Presentation on theme: "Protein 3D-structure analysis why and how. 3D-structures are precious sources of information Shape and domain structure Protein classification Prediction."— Presentation transcript:
3D-structures are precious sources of information Shape and domain structure Protein classification Prediction of function for uncharacterized proteins Interaction with other macromolecules Interactions with small ligands: metal ions, nucleotides, substrates, cofactors and inhibitors Evidence for enzyme mechanism Structure-based drug development Posttranslational modifications: disulfide bonds, N-glycosylation,… Experimental evidence for transmembrane domains
Structure of the polypeptide chain Convenient, but real molecules fill up space Colors: Carbon=light grey Nitrogen=blue Oxygen=red Sulfur=yellow 1B6Q Visualization with DeepView
Structure of the polypeptide chain Another view of the same 1B6Q JMOL cartoon
Structure of the polypeptide chain Space-filling model of the same Colors: Carbon=light grey Nitrogen=blue Oxygen=red Sulfur=yellow 1B6Q JMOL
Basics of protein structure Primary structure Secondary structure Tertiary structure Quaternary structure Nota bene: some proteins are inherently disordered
Primary structure: the protein sequence 20 amino acids with different characteristics: small, large, polar, lipophilic, charged,… http://schoolworkhelper.net/amino-acids-categories-function/
Structure of the polypeptide chain Alpha carbon atom http://www.ncbi.nlm.nih.gov/bookshelf/br.fcgi?book=bioinfo&part=A135#A146
The folding pattern of a polypeptide chain can be described in terms of the angles of rotation around the main chain bonds Phi and psi describe the main chain conformation. Omega corresponds to the trans (omega=180) or cis (omega=0) conformation. Except for Pro, trans is the more stable conformation http://swissmodel.expasy.org/course/ N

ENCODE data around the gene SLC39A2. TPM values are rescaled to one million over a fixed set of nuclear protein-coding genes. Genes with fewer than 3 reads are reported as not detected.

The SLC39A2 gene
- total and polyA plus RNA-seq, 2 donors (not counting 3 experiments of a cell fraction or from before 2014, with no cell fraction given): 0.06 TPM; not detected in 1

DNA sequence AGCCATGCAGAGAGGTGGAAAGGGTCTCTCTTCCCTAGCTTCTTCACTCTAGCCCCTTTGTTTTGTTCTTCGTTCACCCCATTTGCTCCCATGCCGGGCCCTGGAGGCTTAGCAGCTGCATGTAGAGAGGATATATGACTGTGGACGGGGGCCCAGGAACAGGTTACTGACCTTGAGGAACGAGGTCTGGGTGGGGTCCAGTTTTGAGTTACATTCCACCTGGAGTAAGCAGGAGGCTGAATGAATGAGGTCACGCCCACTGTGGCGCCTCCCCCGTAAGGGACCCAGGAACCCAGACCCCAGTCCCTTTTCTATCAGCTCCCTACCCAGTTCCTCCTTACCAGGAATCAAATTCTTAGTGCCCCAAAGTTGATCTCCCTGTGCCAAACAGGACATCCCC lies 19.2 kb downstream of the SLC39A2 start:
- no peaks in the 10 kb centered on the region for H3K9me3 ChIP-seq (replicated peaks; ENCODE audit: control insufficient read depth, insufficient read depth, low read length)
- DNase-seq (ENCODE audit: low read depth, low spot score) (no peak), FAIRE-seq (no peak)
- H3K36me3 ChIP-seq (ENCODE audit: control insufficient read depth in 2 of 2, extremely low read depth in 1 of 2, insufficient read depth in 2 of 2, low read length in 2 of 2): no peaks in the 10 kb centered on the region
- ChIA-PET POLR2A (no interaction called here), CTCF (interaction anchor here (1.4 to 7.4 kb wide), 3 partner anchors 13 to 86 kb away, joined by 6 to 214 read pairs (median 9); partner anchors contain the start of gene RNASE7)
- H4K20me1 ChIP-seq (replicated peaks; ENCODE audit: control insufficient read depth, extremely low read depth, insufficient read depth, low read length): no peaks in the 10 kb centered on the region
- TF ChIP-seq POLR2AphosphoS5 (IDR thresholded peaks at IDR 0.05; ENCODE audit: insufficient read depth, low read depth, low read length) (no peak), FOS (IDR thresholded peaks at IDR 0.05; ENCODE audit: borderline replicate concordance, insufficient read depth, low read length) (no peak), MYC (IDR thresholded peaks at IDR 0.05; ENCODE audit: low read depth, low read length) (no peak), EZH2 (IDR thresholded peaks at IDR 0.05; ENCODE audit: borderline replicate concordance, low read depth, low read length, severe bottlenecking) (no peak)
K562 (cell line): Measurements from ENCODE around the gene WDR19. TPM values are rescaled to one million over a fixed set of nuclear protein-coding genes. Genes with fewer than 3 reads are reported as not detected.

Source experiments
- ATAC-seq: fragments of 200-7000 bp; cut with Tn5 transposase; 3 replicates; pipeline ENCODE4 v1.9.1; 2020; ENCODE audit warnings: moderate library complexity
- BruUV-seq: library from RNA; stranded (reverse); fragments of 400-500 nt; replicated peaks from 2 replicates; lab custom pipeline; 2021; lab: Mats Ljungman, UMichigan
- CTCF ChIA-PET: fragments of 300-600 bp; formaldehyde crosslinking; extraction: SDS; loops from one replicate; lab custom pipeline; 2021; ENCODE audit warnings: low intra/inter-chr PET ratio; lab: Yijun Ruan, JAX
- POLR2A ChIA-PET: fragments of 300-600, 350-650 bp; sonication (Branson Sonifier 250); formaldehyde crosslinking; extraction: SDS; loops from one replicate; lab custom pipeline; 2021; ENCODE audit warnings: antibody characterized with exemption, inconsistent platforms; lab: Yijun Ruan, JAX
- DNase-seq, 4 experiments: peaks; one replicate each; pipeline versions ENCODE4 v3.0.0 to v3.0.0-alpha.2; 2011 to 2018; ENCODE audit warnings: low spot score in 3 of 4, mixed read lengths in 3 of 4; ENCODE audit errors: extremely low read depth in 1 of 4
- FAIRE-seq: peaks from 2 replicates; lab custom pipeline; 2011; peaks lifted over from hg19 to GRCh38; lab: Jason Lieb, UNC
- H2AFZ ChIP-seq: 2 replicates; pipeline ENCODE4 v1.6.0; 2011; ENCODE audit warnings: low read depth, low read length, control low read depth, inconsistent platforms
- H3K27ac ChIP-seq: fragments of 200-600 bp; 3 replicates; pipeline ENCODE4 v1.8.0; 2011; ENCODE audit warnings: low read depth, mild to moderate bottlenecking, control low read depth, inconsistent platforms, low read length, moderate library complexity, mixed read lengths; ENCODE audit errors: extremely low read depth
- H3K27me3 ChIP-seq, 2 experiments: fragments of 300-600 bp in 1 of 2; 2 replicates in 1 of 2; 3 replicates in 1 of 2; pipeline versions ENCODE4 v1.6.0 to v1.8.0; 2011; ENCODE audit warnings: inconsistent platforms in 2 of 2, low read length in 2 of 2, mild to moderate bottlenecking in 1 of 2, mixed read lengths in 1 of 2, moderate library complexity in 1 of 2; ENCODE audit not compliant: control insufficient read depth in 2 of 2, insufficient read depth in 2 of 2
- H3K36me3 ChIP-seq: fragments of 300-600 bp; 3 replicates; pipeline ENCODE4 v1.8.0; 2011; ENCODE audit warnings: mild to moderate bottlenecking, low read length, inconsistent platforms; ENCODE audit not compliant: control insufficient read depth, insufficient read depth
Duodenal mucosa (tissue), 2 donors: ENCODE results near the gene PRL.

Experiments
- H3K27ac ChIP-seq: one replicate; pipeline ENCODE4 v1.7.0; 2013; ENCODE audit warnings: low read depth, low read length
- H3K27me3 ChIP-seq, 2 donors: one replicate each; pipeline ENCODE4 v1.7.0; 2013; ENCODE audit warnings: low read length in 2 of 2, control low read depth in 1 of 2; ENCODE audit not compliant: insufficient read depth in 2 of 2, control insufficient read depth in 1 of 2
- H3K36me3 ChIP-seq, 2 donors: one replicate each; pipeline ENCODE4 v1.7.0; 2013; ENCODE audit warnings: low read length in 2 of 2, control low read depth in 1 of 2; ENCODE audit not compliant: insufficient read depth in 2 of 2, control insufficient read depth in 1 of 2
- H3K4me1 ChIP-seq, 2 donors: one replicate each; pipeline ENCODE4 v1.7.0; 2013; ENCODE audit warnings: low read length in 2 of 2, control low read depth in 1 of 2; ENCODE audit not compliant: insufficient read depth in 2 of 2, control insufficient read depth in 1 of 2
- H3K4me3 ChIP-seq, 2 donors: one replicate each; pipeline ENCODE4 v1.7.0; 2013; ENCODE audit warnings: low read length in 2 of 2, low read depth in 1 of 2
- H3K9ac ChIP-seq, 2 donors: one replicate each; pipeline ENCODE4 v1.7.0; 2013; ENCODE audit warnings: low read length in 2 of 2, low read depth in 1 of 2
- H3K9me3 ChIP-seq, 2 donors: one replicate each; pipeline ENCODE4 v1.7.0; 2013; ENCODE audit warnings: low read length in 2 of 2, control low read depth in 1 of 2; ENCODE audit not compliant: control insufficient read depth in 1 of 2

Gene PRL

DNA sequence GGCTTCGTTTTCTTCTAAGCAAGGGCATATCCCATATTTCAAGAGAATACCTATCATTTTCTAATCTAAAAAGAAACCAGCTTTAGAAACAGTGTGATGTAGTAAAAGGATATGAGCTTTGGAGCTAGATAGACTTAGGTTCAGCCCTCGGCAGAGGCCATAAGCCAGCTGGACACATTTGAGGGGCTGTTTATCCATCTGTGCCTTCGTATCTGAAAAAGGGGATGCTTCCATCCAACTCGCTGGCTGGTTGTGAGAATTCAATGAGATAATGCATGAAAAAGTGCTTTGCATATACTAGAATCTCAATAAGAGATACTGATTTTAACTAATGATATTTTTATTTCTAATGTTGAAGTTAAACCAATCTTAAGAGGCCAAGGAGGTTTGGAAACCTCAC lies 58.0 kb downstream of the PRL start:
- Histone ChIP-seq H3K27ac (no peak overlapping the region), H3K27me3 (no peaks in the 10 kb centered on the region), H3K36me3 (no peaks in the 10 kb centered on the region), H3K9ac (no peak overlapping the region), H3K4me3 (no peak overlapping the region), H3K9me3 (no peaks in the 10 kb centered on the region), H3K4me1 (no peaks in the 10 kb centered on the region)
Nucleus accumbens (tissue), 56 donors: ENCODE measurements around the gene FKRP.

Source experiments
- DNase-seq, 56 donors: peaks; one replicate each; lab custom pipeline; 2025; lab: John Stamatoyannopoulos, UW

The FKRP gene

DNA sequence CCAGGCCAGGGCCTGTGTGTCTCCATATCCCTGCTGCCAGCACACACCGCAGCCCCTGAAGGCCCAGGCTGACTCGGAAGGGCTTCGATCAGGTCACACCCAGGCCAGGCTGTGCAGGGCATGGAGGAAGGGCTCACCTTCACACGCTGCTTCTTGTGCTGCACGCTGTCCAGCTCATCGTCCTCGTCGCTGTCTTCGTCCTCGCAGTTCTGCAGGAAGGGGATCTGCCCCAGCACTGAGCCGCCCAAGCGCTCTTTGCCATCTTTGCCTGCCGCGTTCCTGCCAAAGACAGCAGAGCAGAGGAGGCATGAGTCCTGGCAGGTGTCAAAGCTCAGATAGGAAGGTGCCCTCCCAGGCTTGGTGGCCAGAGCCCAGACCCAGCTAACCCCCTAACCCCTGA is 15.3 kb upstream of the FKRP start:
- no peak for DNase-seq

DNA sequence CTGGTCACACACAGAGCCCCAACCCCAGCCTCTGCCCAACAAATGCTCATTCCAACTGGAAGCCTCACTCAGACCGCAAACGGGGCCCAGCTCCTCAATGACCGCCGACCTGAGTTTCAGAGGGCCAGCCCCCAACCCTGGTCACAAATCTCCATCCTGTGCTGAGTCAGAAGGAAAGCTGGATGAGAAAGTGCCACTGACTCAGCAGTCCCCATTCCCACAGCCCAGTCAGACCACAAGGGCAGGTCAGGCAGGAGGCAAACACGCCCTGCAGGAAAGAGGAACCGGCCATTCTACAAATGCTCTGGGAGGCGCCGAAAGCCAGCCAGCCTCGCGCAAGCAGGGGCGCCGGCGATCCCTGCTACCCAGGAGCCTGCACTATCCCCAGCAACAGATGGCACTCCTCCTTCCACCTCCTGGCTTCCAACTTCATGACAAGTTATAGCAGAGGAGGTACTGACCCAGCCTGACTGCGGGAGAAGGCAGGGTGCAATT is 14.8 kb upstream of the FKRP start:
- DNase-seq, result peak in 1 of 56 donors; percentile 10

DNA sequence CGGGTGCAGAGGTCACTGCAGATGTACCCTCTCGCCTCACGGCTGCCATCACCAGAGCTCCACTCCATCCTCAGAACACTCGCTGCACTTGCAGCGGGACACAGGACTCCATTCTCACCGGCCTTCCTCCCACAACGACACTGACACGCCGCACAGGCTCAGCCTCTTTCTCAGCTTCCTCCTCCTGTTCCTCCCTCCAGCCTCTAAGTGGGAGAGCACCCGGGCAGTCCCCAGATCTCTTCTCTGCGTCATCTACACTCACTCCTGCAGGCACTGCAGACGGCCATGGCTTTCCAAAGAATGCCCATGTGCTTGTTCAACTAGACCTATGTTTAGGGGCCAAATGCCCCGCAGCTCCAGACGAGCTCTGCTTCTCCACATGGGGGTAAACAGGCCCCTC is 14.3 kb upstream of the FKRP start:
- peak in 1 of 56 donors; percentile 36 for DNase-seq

Key facts about a polypeptide chain: Chemical bonds have characteristic lengths. The peptide bond has partial double-bond character, meaning it is shorter, and rigid Other bonds are single bonds (but: restriction of rotation due to steric hindrance)
Ramachandran plot (1) : Each type of secondary structure has a characteristic combination of phi and psi angles http://swissmodel.expasy.org/course/text/chapter1.htm
Ramachandran plot (2) : For each possible conformation, the structure is examined for close contacts between atoms. Atoms are treated as hard spheres with dimensions corresponding to their van der Waals radii. Angles, which cause spheres to collide correspond to sterically disallowed conformations of the polypeptide backbone (white zone). Red: no steric hindrance Yellow: some steric constraints White: “forbidden zone” Exception: Gly has no side chain and can be found in the white region When determining a protein structure, nearly all residues should be in the permitted zone (excepting a few Gly)
Secondary structure: helices, strands, turns and loops
Secondary structure: Alpha-helix Characteristics: Helical residues have negative phi and psi angles, typical values being -60 degrees and -50 degrees Every main chain C=O and N-H group is hydrogen-bonded to a peptide bond 4 residues away (i.e. O i to N i+4 ). This gives a very regular, stable arrangement. 3.6 residues per turn 5.4 Å repeat along the helix axis Each residue corresponds to a rise of ca. 1.5 Å
Secondary structure: beta strands http://swissmodel.expasy.org/course/text/chapter1.htm Characteristics: Positive psi angles, typically ca. 130 degrees, and negative phi values, typically ca. -140 degrees No hydrogen bonds amongst backbone atoms from the same strand!
Beta strands can form parallel or antiparallel beta-sheets Characteristics: Stabilized by hydrogen bonds between backbone atoms from adjacent chains The axial distance between adjacent residues is 3.5 Å. There are two residues per repeat unit which gives the beta-strand a 7 Å pitch